Berry should start from Day 1
Eric Berry (Scott Boehm/Getty Images)
Editor-in-chief
Posted Apr 25, 2010
Randy Moore


This is the first in a series of articles analyzing how Tennessee's draftees and free agent signees fit with their NFL teams.

Kansas City's selection of Eric Berry with the fifth pick in the recent NFL Draft was a perfect case of a team getting "the best player available" while also addressing a glaring need.

The Chiefs needed someone who could help a defense that ranked 31st among the 32 NFL teams against the run (156.5 yards per game) and 22nd against the pass (231.7 yards per game). In former Tennessee safety Eric Berry, KC got a player who can help tremendously in each area.

Berry proved his mettle as a pass defender in 2008, when he tied for the NCAA lead in interceptions (7) and led the NCAA with 265 return yards. Then he underscored his skills as a run stuffer in 2009. Playing almost a linebacker position, he recorded 87 stops, 7 tackles for loss and a forced fumble.

The dynamic Berry should start from Day One, given how suspect the Chiefs are at the safety positions.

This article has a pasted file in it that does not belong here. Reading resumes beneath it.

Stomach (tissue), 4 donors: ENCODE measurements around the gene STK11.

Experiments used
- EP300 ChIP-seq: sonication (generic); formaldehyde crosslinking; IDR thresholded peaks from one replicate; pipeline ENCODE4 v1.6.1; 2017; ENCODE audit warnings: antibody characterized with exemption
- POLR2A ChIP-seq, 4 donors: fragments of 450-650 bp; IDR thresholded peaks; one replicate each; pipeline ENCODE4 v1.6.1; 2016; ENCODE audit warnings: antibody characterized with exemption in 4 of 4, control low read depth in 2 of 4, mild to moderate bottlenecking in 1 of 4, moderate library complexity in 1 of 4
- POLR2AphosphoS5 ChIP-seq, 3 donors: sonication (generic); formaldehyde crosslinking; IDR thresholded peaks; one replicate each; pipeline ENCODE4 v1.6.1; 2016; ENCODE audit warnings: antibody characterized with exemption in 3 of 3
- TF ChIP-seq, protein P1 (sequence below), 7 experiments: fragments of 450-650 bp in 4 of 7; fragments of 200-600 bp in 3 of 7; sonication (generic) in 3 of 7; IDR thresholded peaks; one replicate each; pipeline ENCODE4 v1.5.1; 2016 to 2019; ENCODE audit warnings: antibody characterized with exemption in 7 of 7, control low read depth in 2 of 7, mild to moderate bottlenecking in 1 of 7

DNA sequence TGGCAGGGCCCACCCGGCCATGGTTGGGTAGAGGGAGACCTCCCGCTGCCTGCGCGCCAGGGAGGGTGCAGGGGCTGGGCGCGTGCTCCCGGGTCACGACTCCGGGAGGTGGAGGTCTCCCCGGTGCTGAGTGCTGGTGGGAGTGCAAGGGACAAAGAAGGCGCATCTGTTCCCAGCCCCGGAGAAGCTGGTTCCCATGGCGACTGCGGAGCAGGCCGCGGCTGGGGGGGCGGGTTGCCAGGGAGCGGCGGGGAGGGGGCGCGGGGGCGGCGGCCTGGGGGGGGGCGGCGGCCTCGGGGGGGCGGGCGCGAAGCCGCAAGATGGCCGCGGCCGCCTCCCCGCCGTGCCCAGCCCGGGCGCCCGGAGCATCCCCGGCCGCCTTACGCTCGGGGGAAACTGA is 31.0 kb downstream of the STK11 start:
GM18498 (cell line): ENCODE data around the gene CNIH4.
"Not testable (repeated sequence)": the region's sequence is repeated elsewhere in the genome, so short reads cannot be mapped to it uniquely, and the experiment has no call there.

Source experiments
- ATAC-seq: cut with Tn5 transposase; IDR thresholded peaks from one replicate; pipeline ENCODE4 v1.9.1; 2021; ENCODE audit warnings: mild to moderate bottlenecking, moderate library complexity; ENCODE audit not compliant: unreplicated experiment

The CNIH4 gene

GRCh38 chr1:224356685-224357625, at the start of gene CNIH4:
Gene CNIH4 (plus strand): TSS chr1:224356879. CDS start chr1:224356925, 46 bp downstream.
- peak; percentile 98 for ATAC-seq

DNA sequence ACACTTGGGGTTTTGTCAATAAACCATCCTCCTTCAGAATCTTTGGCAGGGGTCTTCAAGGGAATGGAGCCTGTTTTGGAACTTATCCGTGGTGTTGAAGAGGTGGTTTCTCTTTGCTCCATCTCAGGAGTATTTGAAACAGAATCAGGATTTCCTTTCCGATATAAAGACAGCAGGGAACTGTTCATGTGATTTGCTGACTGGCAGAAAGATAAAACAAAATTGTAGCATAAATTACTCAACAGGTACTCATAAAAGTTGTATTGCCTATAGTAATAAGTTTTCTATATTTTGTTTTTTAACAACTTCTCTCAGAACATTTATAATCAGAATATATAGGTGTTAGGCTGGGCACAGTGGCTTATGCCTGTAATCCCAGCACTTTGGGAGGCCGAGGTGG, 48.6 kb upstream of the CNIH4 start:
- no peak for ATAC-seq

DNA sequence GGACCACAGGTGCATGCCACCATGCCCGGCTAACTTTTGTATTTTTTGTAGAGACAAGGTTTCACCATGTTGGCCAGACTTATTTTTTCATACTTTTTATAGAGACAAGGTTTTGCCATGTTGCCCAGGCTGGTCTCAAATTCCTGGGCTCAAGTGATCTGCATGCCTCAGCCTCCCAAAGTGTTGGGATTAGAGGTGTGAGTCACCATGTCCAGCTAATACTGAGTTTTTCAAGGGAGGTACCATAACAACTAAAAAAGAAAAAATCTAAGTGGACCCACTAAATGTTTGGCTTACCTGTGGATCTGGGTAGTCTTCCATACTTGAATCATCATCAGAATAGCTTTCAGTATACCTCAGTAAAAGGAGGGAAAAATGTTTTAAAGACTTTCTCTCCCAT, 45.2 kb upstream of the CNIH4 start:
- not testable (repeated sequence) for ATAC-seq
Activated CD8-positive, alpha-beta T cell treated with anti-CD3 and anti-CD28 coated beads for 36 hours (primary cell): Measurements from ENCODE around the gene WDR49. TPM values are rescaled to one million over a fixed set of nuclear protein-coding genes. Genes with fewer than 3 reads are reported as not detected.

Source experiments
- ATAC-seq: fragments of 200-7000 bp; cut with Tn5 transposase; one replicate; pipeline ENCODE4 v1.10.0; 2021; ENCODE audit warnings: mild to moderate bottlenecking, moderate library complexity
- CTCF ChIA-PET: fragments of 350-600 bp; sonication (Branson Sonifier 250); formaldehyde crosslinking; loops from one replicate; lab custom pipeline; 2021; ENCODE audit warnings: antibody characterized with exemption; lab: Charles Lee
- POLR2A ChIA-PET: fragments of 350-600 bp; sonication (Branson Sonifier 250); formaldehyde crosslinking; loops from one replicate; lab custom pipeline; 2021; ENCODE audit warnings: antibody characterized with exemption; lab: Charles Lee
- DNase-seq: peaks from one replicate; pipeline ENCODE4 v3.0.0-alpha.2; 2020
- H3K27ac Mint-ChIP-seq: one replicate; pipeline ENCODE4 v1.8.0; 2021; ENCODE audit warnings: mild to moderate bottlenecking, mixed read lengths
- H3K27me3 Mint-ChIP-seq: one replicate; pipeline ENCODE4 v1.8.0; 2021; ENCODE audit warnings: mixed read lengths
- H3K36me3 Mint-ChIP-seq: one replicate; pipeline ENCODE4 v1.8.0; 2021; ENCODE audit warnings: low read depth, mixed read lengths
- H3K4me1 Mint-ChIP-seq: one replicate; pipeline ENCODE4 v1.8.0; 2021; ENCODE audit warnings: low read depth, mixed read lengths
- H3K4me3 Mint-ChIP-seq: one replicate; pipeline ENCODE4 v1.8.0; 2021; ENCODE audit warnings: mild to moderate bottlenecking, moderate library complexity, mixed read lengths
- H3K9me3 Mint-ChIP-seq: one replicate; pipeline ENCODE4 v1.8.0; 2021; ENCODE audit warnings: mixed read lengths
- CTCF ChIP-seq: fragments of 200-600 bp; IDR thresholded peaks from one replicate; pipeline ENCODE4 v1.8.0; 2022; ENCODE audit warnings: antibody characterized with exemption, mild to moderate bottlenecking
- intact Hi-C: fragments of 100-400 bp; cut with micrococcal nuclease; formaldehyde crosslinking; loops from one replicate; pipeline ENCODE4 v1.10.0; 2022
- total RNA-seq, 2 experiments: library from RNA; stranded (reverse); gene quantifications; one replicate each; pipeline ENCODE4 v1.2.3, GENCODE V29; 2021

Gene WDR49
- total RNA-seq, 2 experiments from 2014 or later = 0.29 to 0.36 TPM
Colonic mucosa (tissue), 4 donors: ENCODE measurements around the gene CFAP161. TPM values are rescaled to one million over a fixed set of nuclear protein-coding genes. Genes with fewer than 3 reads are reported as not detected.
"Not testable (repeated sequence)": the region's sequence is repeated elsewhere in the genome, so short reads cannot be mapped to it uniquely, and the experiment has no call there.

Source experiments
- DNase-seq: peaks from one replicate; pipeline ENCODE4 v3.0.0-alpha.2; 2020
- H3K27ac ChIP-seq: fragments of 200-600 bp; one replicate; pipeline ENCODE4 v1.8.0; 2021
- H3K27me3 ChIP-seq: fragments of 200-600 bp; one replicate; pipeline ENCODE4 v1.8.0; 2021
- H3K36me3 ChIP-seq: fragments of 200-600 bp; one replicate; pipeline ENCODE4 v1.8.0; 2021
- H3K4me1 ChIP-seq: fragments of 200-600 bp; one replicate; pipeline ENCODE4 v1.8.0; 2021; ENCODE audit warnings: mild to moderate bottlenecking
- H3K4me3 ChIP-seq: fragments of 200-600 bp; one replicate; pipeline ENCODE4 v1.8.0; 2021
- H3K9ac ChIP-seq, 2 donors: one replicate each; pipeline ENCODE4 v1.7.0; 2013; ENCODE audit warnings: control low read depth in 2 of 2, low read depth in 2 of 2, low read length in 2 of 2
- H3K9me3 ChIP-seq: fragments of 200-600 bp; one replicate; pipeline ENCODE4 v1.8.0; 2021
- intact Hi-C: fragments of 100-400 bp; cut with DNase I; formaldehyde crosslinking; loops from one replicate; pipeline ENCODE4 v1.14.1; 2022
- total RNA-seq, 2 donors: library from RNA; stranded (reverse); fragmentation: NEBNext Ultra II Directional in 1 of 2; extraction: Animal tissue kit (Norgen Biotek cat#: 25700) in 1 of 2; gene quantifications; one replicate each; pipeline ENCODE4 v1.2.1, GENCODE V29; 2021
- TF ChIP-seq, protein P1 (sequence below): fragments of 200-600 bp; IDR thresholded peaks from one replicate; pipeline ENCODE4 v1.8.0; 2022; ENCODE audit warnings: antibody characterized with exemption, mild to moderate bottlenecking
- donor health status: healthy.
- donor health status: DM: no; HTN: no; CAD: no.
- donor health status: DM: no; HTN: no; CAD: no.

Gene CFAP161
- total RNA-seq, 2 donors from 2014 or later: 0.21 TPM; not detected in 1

Four-year veteran Jarrad Page, a 6-0, 225-pound free safety, played in just five games last fall before suffering a season-ending injury. He recorded 19 tackles but reportedly was in the head coach's doghouse even before being hurt.

The other veteran safety is Jon McGraw, a nine-year veteran who joined the lineup after Page went down and recorded 46 tackles with one interception.

The other safeties listed on KC's 2010 roster are three-year veteran DaJuan Moore (18 tackles, 0 interceptions last season), one-year veteran Ricky Price (3 tackles last season) and former Vanderbilt standout Reshard Langford, who did not play as a rookie last season.

The Chiefs released their 2008 starting strong safety, Bernard Pollard, last September. He is now with the Houston Texans. The Chiefs' 2009 strong safety, Mike Brown (103 tackles, 3 interceptions) is not listed on the roster for 2010.

Kansas City brass were so determined to upgrade their secondary that they selected two other defensive backs in the recent draft - Alabama cornerback Javier Arenas in Round 2 and Ole Miss free safety Kendrick Lewis in Round 5.

Kansas City went 4-12 last season, largely because its defense ranked 29th in points allowed (26.5 per game) and 30th in yards allowed (388.2). The arrival of Eric Berry should help shore up that defense a bit in 2010.

Although he returned four kickoffs for 100 yards at Tennessee last fall, Berry is a longshot to handle that duty for the Chiefs. Fellow rookie Arenas was considered by many to be the premier punt return man available in the 2010 draft after averaging nearly 14 yards per runback for Bama last fall. The electrifying McCluster also is viewed as a potential return specialist.


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